so I've been pondering all the dunking people do on Golang
there's a fundamental contradiction in it for me: we've supposedly got much better languages, designed based on sound, solidly theoretically grounded PLT.. so everyone should be using those, right?

yet in practice, Go has significant adoption, and even as a self-identified PLT enthusiast, it's what I use day-to-day, despite being free to choose another language, though in part because the ecosystem around it is quite lively

if we're this good at programming language design as a field, how are we losing to souped-up C with interfaces and a garbage collector?
how are we losing to Rob fucking Pike?

in my personal experience, a bunch of it is about tooling:
vim-go really hits the spot for me and seemingly never breaks, an experience I've never been able to replicate with any other language
the build story is extremely simplistic but very clear
formatting is just a thing you don't have to think about at all

editor plugins elsewhere: racer (Rust) is kind of a disaster, merlin (OCaml) is usable but needs per-project configuration
neither of them do the neat things my bog-standard Go tooling does
build systems elsewhere: cargo (Rust) is nice, but requires per-project setup, OCaml doesn't even have a single answer to "how do I build my project", your build may involve arbitrary shell scripts, etc

formatting elsewhere: rustfmt is kind of a disaster and requires configuration, idk what OCaml's story is

I came from node-land where everyone uses npm, picks an arbitrary build-system-of-the-day, static analysis / editor tooling is nigh-nonexistent, usable autoformatting isn't really existent

overall, Go generally has a single, though not necessarily great answer to most questions you might have
it was kind of refreshing to me, despite my visceral dislike for the ignorance of advances in PLT it stands for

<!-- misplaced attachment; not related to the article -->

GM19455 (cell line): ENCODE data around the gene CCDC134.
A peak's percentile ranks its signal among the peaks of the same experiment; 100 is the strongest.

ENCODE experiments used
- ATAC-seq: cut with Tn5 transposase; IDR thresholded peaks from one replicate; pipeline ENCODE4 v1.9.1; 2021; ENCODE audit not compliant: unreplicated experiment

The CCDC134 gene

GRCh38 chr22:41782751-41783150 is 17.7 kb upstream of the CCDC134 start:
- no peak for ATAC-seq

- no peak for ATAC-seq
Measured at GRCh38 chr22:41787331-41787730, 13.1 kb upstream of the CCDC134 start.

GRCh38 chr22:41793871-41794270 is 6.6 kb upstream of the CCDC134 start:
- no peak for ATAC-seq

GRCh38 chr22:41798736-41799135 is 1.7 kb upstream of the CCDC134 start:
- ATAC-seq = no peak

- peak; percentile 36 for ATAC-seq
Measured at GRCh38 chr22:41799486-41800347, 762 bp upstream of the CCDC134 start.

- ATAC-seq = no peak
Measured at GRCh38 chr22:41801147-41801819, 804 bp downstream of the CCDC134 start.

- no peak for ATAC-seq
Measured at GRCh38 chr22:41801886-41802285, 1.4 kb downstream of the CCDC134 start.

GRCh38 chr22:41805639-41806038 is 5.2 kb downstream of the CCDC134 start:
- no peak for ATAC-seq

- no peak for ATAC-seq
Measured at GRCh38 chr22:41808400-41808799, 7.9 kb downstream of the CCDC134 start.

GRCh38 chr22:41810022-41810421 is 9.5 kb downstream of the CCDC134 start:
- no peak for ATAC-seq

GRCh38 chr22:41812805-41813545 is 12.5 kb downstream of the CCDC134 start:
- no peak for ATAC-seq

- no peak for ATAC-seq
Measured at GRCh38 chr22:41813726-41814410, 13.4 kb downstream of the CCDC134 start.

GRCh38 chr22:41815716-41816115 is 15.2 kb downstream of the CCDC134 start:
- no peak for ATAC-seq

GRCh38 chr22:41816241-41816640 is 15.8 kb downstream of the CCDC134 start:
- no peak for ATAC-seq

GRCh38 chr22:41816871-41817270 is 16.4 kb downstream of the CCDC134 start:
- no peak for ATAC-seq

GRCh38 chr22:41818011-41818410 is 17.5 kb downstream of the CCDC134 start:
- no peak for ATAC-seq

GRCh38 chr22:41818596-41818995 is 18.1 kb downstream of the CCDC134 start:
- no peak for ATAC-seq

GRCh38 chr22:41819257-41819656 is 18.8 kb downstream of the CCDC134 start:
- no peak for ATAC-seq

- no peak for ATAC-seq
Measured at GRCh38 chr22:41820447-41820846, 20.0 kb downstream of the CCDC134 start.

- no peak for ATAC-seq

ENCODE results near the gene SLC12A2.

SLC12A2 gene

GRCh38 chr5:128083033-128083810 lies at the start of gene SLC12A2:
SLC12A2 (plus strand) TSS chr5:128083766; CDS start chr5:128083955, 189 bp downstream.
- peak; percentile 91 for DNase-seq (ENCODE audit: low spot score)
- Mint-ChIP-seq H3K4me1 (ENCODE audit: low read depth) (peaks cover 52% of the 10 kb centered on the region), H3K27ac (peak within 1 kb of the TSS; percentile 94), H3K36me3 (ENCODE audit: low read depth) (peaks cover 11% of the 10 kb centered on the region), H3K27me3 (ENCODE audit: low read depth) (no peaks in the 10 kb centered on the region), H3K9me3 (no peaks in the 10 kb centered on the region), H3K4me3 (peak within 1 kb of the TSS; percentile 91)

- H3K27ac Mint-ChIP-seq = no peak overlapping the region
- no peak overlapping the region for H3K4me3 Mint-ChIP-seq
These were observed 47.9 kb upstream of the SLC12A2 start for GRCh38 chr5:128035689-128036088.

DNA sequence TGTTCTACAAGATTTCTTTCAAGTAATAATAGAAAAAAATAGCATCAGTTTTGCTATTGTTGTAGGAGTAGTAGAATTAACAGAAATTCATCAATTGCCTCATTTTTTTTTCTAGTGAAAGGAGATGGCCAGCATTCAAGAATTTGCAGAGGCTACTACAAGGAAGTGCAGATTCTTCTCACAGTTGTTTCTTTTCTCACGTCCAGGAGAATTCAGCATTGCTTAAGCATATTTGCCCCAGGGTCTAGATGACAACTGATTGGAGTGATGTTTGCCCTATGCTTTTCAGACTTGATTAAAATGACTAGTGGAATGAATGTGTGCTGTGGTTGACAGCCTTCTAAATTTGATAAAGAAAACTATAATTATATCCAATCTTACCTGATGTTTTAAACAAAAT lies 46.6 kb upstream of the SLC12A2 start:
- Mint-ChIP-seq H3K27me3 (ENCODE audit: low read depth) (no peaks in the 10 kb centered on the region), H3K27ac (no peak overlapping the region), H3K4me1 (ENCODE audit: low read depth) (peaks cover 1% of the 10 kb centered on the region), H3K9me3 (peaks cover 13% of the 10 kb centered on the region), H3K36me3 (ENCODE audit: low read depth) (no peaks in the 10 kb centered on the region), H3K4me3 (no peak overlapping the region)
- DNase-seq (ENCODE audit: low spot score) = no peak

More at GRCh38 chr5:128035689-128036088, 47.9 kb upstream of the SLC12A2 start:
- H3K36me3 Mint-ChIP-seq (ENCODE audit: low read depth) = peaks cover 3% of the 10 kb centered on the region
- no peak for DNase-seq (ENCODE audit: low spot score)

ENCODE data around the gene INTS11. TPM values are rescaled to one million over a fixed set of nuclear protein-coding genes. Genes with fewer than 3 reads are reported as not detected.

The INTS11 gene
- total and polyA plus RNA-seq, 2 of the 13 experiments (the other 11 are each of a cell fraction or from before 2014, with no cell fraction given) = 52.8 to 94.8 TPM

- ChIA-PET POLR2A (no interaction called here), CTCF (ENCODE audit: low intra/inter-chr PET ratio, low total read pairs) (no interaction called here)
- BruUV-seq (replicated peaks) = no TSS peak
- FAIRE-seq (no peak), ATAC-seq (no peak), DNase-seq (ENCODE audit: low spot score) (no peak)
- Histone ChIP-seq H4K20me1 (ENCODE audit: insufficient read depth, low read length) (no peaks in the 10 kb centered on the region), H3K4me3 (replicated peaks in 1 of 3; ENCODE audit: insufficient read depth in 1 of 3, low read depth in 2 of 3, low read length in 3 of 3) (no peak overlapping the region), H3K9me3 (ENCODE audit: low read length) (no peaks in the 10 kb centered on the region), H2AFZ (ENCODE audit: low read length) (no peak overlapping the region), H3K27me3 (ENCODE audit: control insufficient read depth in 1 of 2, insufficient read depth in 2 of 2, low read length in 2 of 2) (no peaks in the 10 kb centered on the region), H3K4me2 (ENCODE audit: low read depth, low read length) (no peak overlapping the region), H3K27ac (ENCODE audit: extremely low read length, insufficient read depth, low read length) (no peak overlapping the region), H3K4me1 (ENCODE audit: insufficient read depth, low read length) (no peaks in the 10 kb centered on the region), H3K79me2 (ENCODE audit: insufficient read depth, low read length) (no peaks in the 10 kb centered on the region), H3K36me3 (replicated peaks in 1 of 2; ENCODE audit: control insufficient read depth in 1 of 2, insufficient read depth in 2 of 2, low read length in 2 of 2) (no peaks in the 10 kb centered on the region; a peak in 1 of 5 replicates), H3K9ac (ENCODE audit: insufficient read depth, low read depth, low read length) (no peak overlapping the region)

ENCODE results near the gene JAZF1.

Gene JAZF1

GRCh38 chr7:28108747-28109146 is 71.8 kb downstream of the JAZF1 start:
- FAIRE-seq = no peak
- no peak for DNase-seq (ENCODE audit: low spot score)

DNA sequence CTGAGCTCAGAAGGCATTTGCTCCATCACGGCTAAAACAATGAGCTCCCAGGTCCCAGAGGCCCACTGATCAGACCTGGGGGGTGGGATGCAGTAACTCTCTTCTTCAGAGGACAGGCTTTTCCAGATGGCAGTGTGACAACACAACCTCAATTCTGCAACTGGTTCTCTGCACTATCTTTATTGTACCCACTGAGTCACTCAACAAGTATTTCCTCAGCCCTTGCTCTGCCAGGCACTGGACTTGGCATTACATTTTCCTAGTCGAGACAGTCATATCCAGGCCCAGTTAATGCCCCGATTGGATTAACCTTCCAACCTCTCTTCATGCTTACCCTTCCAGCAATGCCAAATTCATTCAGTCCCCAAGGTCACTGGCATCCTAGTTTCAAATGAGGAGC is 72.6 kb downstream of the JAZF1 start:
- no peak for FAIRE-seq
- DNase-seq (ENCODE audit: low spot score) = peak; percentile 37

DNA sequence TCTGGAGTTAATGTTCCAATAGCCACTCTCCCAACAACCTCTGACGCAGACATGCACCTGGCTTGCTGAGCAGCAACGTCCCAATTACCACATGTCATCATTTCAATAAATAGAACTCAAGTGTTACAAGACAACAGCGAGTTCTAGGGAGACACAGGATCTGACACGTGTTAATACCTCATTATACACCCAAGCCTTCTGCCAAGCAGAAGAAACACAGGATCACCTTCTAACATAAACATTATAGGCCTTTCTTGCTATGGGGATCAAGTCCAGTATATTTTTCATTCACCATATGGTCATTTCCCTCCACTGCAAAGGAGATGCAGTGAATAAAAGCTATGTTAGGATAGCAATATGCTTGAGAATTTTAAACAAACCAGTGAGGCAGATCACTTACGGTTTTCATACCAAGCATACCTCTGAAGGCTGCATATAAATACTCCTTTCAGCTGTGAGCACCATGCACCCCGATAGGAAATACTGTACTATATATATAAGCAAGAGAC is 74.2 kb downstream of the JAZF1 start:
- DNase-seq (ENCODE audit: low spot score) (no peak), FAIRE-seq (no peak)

the lack of complex dependency management works out for me in practice because my code falls into roughly two categories:
* self-contained programs or libraries that themselves use only the standard library
* larger amounts of code in my work monorepo, where having n versions of deps is more often unhelpful than not

the uniformity in Go code and project setups also ensures external code is easy to adopt and treat as your own, and thanks to having really solid editor tooling, exploring external code is something I do often and with pleasure

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I've found some value in the limited abstraction capabilities forcing me to build more concretely, instead of allowing me to build inappropriate abstraction boundaries with ease
It's really easy to mess that up in generic programming and never truly realise - I've been forced to clean up a lot of conflation of concerns early due to the lack of real generic programming.

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it's not all sunshine, obviously: I spend a tonne of time thinking about data ownership due to the lack of immutability, checked thread-safety, etc
nullable everything is a fucking scourge even though you can sometimes make clever use of it
the lack of enums / tagged unions is the absolute fucking worst and I spend too much time designing data structures because of it

I miss the shit out of Result/Either/etc style error handling, instead of having two nullable return values (no tuples, multiple return values!) that you get to check yourself
nor do you actually have any clue about what your errors look like at the type system level
enjoy your interface{Error() string} and checked downcasts

my favourite feature by far is the I/O / concurrency runtime: it's solid as heck, you don't have to argue with people using some other concurrency framework because there isn't anything else you could or would want to use (node sort of has this)

of course none of the synchronisation primitives actually compose well, other than channels (there's a single, rather inflexible `select` primitive)
so you end up reinventing a bunch of the `sync` package out of channels, or using additional goroutines to wrap them, though g'luck if you want cancellation in the latter case

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